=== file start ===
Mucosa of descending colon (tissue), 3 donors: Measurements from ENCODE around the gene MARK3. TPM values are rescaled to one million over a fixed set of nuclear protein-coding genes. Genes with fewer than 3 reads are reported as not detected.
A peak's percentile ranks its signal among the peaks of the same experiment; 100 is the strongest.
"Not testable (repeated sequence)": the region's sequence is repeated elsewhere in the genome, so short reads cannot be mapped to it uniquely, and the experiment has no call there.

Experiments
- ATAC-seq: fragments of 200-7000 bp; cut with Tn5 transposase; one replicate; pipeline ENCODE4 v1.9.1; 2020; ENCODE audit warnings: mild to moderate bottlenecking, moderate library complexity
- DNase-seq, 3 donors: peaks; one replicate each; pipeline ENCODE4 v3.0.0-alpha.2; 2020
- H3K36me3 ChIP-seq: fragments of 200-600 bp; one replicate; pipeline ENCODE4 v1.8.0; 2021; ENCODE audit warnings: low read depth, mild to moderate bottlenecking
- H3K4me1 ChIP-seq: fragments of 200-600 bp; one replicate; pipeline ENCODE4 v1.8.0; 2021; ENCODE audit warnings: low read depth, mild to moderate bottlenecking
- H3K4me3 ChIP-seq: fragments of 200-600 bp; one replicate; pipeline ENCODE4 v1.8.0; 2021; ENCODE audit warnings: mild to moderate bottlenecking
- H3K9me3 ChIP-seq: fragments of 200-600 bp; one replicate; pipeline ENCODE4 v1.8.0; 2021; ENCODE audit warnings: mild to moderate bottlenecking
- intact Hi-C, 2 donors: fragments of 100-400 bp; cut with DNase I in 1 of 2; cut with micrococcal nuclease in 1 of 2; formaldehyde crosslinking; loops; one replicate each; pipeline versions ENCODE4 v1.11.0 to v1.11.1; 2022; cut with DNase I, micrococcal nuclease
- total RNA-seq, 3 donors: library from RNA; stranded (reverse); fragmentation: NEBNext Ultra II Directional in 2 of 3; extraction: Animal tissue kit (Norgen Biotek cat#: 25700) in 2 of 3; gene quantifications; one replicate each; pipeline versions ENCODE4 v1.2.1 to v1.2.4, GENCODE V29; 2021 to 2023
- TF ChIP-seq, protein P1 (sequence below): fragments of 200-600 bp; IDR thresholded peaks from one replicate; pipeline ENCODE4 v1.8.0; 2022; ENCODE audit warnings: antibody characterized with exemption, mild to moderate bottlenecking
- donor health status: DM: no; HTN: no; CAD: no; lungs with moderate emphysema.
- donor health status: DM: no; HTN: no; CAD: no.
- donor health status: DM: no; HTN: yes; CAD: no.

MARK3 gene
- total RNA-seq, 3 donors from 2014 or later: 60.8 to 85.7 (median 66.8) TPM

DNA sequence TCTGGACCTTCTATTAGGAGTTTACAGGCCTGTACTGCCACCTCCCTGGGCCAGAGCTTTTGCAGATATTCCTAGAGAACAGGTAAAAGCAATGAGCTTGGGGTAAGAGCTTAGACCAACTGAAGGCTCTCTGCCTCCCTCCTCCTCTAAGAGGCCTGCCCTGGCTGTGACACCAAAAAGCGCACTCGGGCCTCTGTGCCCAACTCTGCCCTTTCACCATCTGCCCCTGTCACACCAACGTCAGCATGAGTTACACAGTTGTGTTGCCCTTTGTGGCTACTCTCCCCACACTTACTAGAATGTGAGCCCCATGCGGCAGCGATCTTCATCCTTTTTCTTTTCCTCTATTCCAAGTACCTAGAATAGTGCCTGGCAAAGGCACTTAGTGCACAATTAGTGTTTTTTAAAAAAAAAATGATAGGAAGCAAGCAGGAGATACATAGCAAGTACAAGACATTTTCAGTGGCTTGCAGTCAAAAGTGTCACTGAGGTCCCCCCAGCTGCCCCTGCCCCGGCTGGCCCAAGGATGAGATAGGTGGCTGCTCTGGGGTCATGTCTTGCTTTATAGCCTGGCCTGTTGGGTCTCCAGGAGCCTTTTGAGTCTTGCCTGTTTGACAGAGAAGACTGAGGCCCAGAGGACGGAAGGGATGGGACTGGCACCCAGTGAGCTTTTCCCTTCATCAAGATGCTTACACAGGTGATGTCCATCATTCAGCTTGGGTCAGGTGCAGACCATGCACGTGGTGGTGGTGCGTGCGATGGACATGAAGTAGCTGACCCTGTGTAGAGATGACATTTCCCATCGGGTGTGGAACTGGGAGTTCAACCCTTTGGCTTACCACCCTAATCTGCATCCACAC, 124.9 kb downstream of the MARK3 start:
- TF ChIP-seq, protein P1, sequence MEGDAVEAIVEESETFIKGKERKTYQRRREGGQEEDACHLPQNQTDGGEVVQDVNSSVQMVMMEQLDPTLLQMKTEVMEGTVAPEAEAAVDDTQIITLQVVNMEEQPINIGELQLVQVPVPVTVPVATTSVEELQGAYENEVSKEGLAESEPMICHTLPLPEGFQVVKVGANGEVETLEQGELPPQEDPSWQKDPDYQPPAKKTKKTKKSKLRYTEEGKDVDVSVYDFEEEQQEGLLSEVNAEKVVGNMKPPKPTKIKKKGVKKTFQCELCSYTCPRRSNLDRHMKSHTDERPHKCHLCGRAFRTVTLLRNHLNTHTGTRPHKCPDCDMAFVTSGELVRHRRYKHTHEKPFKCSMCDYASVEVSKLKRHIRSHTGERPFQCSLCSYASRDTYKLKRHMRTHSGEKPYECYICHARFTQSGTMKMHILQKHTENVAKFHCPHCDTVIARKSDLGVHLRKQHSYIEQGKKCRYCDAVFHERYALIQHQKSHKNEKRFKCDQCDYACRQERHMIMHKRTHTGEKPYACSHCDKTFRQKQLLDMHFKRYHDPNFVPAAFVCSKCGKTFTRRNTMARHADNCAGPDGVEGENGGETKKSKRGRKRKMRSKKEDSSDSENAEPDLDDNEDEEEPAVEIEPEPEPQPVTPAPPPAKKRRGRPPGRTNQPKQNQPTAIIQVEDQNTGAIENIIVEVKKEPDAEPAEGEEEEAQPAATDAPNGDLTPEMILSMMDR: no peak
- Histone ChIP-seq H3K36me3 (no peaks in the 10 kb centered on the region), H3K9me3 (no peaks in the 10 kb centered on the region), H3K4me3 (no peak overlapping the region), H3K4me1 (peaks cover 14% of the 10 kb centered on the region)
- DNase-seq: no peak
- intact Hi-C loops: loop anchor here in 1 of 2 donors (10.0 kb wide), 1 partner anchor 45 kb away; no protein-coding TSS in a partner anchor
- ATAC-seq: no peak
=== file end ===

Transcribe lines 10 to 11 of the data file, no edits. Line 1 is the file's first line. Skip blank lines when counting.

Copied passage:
- H3K9me3 ChIP-seq: fragments of 200-600 bp; one replicate; pipeline ENCODE4 v1.8.0; 2021; ENCODE audit warnings: mild to moderate bottlenecking
- intact Hi-C, 2 donors: fragments of 100-400 bp; cut with DNase I in 1 of 2; cut with micrococcal nuclease in 1 of 2; formaldehyde crosslinking; loops; one replicate each; pipeline versions ENCODE4 v1.11.0 to v1.11.1; 2022; cut with DNase I, micrococcal nuclease